How are ordinary young people drawn into extremism? Why would someone whose future could be bright turn toward terrorism and violence?
When we look at extremist groups we often see only hatred and irrational violence. But if this is all there is to it, how are we to understand the appeal of extremism and develop ways to prevent recruitment?
In the video below, psychologist Jocelyn Belanger, (whose work is applied at the Centre for the Prevention of Radicalization leading to Violence in Montreal), discusses The Psychology of Martyrdom and sheds light on the why extremist groups are able to co-opt the normal quest for significance that every young person goes on.
Key to understanding the success of extremist groups are what Belanger refers to as the 3 N’s: need, network, and narrative.
To sum up: “People transition from wanting significance, to joining a powerful social network to which they become fused, which leads them to adhere to sacred narratives or sacred values.
So what does this mean for extremism prevention or de-radicalization? Belanger claims that the same ingredients – the power of the 3 Ns – can also be harnessed for peace building and conciliation. In other words, the ingredients that fuel radicalization toward violence and self-sacrifice are the same as those that produce movement toward moderation.
He urges that “we need to keep investing in our youth, otherwise terrorist groups will, because they need the youth in order to carry out their gruesome agendas.”
Indeed, we must take this advice seriously if we want to build a safe and healthy society free of violent extremism.
Parents for Peace aims to help families concerned about a loved one becoming involved in extremism in addressing these 3 Ns. Family, friends and other community members can help to form a healthy social network to replace the dangerous influence of an extremist network. By working together and communicating respectfully with the individual of concern, this network can begin to uncover why the need for significance was going unfulfilled and how it became an opening for extremist recruitment. With this understanding, the personalized network can begin to guide the individual toward a healthy significance quest. Instead of buying in to a black-and-white narrative which prescribes violence against an out-group, the individual can be empowered to do the difficult work of attaining genuine knowledge about our complex world and charting a constructive course toward positive, fulfilling goals.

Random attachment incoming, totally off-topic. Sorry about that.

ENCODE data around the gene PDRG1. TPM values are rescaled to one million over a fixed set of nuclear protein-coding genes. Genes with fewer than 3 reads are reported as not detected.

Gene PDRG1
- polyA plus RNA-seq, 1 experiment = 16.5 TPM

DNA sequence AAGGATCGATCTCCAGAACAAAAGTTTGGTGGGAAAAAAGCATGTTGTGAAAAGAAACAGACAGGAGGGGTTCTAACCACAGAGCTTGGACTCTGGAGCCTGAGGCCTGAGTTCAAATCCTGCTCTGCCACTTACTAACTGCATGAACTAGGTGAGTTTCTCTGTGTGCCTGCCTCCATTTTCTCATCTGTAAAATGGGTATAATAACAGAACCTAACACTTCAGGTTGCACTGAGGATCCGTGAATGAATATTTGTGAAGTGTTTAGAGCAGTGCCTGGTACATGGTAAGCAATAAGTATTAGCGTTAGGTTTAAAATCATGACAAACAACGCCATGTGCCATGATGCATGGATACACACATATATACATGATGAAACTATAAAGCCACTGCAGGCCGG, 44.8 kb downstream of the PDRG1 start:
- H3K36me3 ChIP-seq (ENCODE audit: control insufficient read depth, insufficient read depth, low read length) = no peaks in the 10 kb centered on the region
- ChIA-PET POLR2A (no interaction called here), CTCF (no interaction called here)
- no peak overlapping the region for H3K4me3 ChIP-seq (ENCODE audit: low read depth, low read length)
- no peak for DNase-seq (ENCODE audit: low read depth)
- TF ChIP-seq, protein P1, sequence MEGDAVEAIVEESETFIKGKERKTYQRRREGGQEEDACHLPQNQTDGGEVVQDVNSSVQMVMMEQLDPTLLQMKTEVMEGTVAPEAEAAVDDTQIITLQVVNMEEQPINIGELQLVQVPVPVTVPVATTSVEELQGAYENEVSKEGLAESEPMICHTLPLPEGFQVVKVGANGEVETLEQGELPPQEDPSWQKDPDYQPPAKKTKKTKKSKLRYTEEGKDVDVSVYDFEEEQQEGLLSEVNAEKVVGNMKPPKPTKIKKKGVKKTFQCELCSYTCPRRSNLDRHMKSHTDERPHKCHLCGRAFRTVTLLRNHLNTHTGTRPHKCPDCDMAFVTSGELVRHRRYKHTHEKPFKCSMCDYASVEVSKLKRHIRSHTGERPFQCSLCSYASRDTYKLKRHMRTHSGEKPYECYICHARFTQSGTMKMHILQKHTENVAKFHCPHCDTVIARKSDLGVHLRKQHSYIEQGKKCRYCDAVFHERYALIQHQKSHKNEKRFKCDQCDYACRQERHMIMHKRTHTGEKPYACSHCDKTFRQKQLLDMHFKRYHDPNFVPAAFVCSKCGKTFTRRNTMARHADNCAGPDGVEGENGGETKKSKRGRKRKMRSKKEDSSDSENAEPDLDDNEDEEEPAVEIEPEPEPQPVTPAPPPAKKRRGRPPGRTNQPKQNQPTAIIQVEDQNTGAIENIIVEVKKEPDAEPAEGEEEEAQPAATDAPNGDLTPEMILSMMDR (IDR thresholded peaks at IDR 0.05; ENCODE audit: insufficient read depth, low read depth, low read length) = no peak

How are ordinary young people drawn into extremism? Why would someone whose future could be bright turn toward terrorism and violence? When we look at extremist groups we often see only hatred and irrational violence. But if this is all there is to it, how are we to understand the appeal of extremism and develop […]View Details »
Challenging Extremism Inkblot, a challenging extremism initiative of Boston University students that Parents for Peace worked with this spring, has produced a toolkit aimed at helping young people engage in a productive way with a peer who may be turning toward extremism. Though it focuses on the scenario of […]View Details »
The Centre for the Prevention of Radicalization Leading to Violence (CPRLV) in Montreal published a new radicalization prevention guide titled ‘Strengthening Our Resilience to Agents of Radicalization and Their Rhetoric.’ According to this guide, an agent of radicalization is: “… a person who uses extremist rhetoric to attract individuals with different degrees of vulnerability and […]View Details »
Peter Neumann of the International Centre for the Study of Radicalisation and Political Violence (ICSR) recently talked about the myths and realities of online radicalization and what can be done to address it. In the video, Neumann focuses on jihadist radicalization because that is his area of expertise, but also says:
A lot of the insights that I’m going to convey to you, you can easily transfer to other kinds of radicalization. So if you’re particularly interested in, for example, how people become far-right extremists then a lot of what’s in this presentation, even though it doesn’t deal directly with far-right extremism, is also relevant to you.View Details »
On April 28th, Parents for Peace collaborated with the Inkblot Project from Boston University for an event featuring former white supremacist Arno Michaelis and former jihadi-sympathizer turned undercover operative Mubin Shaikh. A main focus of the discussion was explorng commonalities in the radicalization process across extremist movements.View Details »
Melvin Bledsoe publishes op-ed: ‘Embracing MLK’s Legacy to Overcome Extremism.’View Details »
Parents for Peace joins the BU student-led initiative for an event on April 28th featuring a conversation with former extremists from different ideological backgrounds.View Details »
The article ‘For Families of Radicalizing U.S. Youth, a Helpline’ talks about this new resource which grew out of the pain of Parents for Peace who didn’t know where to turn for help for their loved ones.View Details »
Vogue interviewed Allison Ellwood, director the of new documentary ‘American Jihad’ featuring stories from Parents for Peace members.View Details »
The stories of Melvin Bledsoe, Monica Holley, Julie Boada, and Deqa Hussen are featured in the new Showtime Documentary ‘American Jihad.’View Details »